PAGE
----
Side Effects Of Eating Too Much Eggplant
Email to Your Friends
Known for being rich in a number vitamins, minerals, antioxidants, dietary fibers, and other compounds, the eggplant, also called brinjal or aubergine, has plenty of health and beauty benefits to offer. There are, however, some side effects to eating too much of it, and it’s always good to be aware of what the possible repercussions could be if we were to overdose on this vegetable – which happens to be a fruit, by the way, botanically speaking. These are the most common side effects of too much eggplant-consumption.
1. May Cause Allergic Reactions
Eggplants may cause allergic reactions in some individuals.1 Some common reactions of eggplant allergy are swelling of throat, nausea, itchiness, and rashes. Eggplant belongs to the nightshade family of plants, infamous for causing some very severe allergic reactions. Fortunately, the allergic reactions caused by eggplant are not as severe as those caused by other members of nightshade family such as tomatoes, potatoes, and bell peppers. Eggplant, being a member of the Solanaceae family, contains plenty of solanine. Although most people should have no apparent reactions after the consumption of a few raw eggplant, some people may find themselves allergic to this substance and may experience some gastrointestinal and neurological symptoms.2
2. Too Much Potassium And Fiber
Eggplant is a good source of folate, potassium, and fiber, compounds that are beneficial for our health.3 However, an excess of these compounds is bad as they come with their own set of side effects. A whole eggplant weighing 458 g meets 29% of the daily potassium requirement. But since almost all vegetables contain potassium, you may end up having more potassium than needed and suffer from nausea and vomiting. Similarly, 1 eggplant can meet 56% of your fiber need, and an excess of fiber can result in constipation, difficulty in absorption of nutrients, and diarrhea.
3. False Results In Carcinoid Tumor’s Test
This side effect, thankfully, doesn’t affect many. Eggplant contains serotonin, a mood-lifting hormone. Carcinoid tumors, a slow-growing cancer in the tissues of the endocrine and gastrointestinal systems, also secrete serotonin, which is eliminated from the body in urine. The test for these tumors involves measuring the level of serotonin in your urine. But eating eggplant anytime in the 72 hours before a carcinoid tumor tes, might raise the serotonin levels in your urine high enough to result in a false-positive test result.4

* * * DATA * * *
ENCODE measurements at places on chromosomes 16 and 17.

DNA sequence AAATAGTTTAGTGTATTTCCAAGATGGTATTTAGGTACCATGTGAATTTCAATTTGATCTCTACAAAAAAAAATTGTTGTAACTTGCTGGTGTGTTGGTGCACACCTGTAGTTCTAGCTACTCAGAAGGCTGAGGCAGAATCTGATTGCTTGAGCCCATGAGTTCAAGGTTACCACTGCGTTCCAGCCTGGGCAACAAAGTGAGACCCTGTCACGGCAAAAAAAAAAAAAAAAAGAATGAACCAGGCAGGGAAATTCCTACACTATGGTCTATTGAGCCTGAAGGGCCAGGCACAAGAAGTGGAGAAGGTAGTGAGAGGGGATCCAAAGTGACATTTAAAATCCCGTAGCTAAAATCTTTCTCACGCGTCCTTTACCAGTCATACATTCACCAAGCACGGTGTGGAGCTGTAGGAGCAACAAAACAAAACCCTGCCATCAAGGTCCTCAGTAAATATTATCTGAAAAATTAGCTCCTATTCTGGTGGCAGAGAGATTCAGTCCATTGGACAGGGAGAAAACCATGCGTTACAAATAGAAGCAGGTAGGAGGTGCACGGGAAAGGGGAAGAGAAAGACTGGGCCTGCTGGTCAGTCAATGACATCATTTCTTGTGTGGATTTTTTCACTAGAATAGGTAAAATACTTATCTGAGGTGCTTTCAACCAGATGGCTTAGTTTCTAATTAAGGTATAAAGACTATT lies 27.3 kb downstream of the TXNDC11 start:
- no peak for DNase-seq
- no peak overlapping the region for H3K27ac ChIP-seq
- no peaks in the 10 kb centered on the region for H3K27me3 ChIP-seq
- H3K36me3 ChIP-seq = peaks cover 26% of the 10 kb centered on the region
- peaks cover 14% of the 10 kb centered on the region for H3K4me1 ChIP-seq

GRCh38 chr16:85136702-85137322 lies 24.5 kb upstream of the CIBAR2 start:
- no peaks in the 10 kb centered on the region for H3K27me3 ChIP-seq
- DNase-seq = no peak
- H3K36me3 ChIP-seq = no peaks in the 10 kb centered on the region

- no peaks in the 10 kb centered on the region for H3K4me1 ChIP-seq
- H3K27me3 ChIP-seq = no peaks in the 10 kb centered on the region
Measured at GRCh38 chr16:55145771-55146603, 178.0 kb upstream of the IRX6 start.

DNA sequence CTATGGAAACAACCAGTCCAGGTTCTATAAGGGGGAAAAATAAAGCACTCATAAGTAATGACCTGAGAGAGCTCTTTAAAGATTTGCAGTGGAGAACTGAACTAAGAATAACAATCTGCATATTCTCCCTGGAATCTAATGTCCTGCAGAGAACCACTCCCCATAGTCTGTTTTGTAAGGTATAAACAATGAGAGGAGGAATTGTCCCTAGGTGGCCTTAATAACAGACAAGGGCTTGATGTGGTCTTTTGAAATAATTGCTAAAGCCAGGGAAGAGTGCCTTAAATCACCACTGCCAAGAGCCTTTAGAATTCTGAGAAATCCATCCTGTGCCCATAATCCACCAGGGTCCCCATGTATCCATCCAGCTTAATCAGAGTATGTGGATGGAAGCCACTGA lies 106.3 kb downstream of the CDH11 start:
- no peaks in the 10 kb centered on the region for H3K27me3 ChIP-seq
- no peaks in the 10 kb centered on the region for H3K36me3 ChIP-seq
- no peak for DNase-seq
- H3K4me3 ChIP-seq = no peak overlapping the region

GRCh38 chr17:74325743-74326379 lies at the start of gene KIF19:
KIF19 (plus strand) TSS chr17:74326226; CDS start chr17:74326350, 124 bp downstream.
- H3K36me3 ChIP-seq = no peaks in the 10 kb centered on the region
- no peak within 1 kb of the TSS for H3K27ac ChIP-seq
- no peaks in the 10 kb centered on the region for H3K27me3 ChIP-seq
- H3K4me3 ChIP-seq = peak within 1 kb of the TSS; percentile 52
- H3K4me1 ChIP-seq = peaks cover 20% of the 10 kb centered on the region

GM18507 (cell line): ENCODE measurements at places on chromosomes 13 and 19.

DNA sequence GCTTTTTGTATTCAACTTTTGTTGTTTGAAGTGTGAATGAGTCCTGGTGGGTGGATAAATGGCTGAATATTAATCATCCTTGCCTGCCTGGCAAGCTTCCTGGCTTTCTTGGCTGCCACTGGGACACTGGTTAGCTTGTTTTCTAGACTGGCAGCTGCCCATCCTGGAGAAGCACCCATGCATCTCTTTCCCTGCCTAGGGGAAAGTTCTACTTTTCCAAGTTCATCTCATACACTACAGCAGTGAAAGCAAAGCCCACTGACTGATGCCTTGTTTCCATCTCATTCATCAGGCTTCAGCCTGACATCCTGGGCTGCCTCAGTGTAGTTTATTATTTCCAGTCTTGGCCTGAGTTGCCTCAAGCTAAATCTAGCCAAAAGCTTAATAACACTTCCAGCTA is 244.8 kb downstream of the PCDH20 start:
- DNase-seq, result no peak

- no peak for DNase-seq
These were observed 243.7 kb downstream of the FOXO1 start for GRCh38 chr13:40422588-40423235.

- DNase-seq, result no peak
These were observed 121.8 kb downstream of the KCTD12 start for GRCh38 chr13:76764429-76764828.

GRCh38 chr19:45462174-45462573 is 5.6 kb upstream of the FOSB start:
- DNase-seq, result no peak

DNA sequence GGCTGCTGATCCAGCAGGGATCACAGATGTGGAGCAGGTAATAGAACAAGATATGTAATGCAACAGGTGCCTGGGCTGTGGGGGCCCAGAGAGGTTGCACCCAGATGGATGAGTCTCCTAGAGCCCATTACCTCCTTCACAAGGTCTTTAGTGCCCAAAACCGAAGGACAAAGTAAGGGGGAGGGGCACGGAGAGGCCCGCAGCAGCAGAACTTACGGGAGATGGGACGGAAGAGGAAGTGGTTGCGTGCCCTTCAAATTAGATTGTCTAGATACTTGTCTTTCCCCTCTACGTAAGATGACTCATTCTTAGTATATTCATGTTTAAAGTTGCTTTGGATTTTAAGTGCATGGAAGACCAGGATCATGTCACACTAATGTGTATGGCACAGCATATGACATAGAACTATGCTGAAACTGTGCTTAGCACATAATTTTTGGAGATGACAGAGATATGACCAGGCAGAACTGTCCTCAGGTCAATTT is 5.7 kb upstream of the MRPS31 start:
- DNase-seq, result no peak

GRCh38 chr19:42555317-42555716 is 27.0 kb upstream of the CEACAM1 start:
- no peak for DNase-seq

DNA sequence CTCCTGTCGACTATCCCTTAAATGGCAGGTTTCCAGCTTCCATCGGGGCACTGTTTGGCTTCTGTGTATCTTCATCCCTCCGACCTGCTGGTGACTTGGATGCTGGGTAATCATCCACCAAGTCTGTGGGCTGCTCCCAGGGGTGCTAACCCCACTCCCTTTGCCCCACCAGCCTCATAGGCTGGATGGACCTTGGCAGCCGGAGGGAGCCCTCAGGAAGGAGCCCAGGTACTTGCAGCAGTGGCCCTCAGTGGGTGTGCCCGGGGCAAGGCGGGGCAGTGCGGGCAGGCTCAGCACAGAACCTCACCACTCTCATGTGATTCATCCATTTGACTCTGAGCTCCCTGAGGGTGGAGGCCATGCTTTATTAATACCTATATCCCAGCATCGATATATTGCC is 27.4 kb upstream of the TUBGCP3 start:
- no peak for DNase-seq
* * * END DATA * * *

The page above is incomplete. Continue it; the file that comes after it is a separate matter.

4. Can Cause Kidney Stones
Eggplant contains a significant level of oxalates, which in high concentrations in bodily fluids can form crystals and cause stones in the kidney or gallbladder. This is why individuals who already have kidney or gall bladder trouble are often advised to avoid eggplant.5
5. Does Not Go Well With Antidepressants
If you are on antidepressant medication, it is best to stick to a smaller intake of eggplant, for it has been known to interact and stop antidepressant drugs from working properly. Eggplant contains a small amount of tyramine – an amino acid that constricts blood vessels and increases blood pressure. Now, antidepressants inhibit enzymes that break down tyramine and drive it out of the body. Ingesting eggplant along with antidepressants may interfere with this elimination process, and you could end up with more tyramine in your body than is healthy.
A lot of people are of the belief that eating eggplant is bad for the health of pregnant women, but there doesn’t seem to be any conclusive evidence of the same. It is best to get your family doctor’s take on this and not worry too much.
Eggplants are not dangerous for consumption. In fact, they come packed with very rich nutrients for the body. Our advice to you? Don’t go overboard with anything. Stick to moderation, and you will find your body reaping the benefits of this wonderful vegetable… err… fruit.
References [ + ]
|1.||↑||Pramod, S. N., and Y. P. Venkatesh. “Allergy to eggplant (Solanum melongena) caused by a putative secondary metabolite.” Journal of Investigational Allergology and Clinical Immunology 18, no. 1 (2008): 59.|
|2.||↑||Pramod, Siddanakoppalu N., and Yeldur P. Venkatesh. “Allergy to eggplant (Solanum melongena).” Journal of allergy and clinical immunology 113, no. 1 (2004): 171.|
|3.||↑||Dias, João Silva. “Nutritional quality and health benefits of vegetables: a review.” Food and Nutrition Sciences 3, no. 10 (2012): 1354.|
|4.||↑||Preparing for the 24-Hour Urine 5HIAA Test. The Carcinoid Cancer Foundation.|
|5.||↑||Singh, P. P. “The oxalic acid content of Indian foods.” Qualitas Plantarum et Materiae Vegetabiles 22, no. 3-4 (1973): 335-347.|
Disclaimer: The content is purely informative and educational in nature and should not be construed as medical advice. Please use the content only in consultation with an appropriate certified medical or healthcare professional.